BBC News Wednesday Evening and TRiM(?)

Discussion in 'Current Affairs, News and Analysis' started by Tremaine, Nov 26, 2008.

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  1. BBC News reports that the number of troops contacting Combat Stress "has increased by "53%" over the past three years and troops in Afghanistan may be up nine times more likely to contract PTSD".

    Trauma Risk Management or "TRiM" is also mentioned, "preparing troops for mental trauma and spotting the signs of PTSD "earlier".

    http://www.marchonstress.com/what-is-trim.aspx quote:
    "TRiM is a ‘NICE-compliant’ model of peer group traumatic stress management. Although it began as a combat stress protocol within the UK’s Royal Marines, many other non-military organisations are now using it, including the Foreign and Commonwealth Office; the BBC and a number of police and ambulance services. The model bases itself on keeping employees functioning after traumatic events, by providing support and education to those who require it. Additionally, TRiM aims to identify those who are not coping after potentially traumatising events and it is designed to ensure that they are signposted to professional sources of help. In essence, TRiM aims to empower organisations to discharge their duty of care whilst promoting a pro-active and resilient stance to the effects of potentially traumatic events."

    "In essence, TRiM aims to empower organisations to discharge their duty of care whilst promoting a pro-active and resilient stance to the effects of potentially traumatic events".....One of the paragraphs containing less clinical and management gobbledygook.

    About time too, because we've seen the consequences for health, family and stability, if people don't get support before, during, and after events.

    However; people suffering with distress and mental health problems are still due a legal duty of care, and without the dismissive claim that PTSD "started somewhere in childhood" and dumbing PTSD down to a level with civpop events.

    Anyone have more gen up on "TRiM" ?
     
  2. Errrr Tremaine, the largest proportion of cases of PTSD in the UK come from childhood sexual abuse. Which has often taken place continuously over many years (17 is the longest I know of from practice). Military service caused PTSD is no different (and often a much less complex presentation) a condition than that suffered by 'civpop' (many of those abused, incidentally, find their way into the forces still with problems caused by abuse intact, meaning that some PTSD presentations ARE related to this) as you call them. It isn't a 'dismissive claim', it happens to be the true situation.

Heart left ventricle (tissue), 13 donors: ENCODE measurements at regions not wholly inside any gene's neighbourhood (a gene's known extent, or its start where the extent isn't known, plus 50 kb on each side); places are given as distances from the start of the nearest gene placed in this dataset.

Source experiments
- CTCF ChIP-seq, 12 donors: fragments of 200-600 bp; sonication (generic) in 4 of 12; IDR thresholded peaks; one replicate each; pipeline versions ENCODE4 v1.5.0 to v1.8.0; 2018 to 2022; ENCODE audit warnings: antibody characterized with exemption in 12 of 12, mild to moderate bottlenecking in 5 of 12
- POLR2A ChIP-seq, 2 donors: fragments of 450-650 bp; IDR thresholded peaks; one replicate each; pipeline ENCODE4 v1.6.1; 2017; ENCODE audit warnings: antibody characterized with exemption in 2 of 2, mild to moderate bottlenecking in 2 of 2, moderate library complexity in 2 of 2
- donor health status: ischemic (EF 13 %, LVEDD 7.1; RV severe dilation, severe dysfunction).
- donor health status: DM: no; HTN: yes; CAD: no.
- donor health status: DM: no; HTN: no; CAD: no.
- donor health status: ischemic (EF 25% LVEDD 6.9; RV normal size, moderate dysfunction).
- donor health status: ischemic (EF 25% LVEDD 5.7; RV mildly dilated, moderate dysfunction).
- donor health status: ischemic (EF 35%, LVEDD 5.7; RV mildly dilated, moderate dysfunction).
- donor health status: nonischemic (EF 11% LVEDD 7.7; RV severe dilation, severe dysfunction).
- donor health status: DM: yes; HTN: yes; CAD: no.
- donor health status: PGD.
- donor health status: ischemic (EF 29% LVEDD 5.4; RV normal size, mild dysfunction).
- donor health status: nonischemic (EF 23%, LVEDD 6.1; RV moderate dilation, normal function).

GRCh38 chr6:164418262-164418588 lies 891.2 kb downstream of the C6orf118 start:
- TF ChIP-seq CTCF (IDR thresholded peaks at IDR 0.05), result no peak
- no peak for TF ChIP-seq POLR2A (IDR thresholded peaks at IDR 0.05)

The most complex cases that I've seen aren't caused by military service, they are the cases of prolonged abuse as a child. The numbers suffering from PTSD who have come to the attention of the DCMHs are actually fairly low (38 last year according to the King's College Team) and don't crop up that often in the NHS either. In two and a half years in my current role I've only had two funding requests for PTSD treament caused by military service, and I work for a large PCT. Whilst it's clearly a problem it's nothing like the epidemic some of the posters on here or sections of the press would have you believe.

    TRiM is a useful tool in identifying those who MAY struggle after a traumatic event and we had close links with the TRiM practitioners in the units we were away with. It also needs to be pointed out that whilst there is a study due out very shortly, there isn't a whole lot of evidence as to what its long term effects are on reducing combat stress presentations. That'll be the interesting bit! It still won't catch everybody though but it is a useful tool.

    The best bit about it is that neither myself or a doctor carries out the process (it's done by 'grown ups' in the organisation, not necessarily senior ranks or officers, just the more level headed members of the peer group who have had the correct training), meaning that it's mostly non-medical and doesn't involve a psychiatric assessment or visit from psych staff (though obviously it may generate referrals to us) . The Gren Guards were the big champions of this from the army's point of view.
     
  3. In case someone is worried about large scale claims and the extent of the true battle traumatised commmunity, we with PTSD manage
    fine thank you, because for too long we've kept quiet and the system failed us anyway. getting round to dealing with our PTSD took too long and we learnt to manage ourselves. And who'd admit to mental health problems anyway?

    Say what you like, PTSD sufferers are their own best experts. And PTSD is older than any of us.

    So according to psychobabble, "the largest proportion of cases of PTSD in the UK come from childhood sexual abuse." and the problem is nowhere as bad as some of the posters here or the media would have us believe.

    Would that be as "far as he knows", or is that the common view of mental health professionals, and qualified clinical psychologists? Well, I won't go there because I'm neither so I don't have the qualifications to comment.

    If enough people say the same, then it must be true and can't be argued.

    Basically, and correct me if I'm wrong, apparently the largest majority of people/veterans diagnosed with PTSD were abused as a child. "It isn't a 'dismissive claim', it happens to be the true situation."

    Aren't there also varying degrees and types of PTSD? : normal stress response, acute stress disorder, uncomplicated PTSD, comorbid PTSD and complex PTSD ? Are they all, all of them, related to childhood abuse?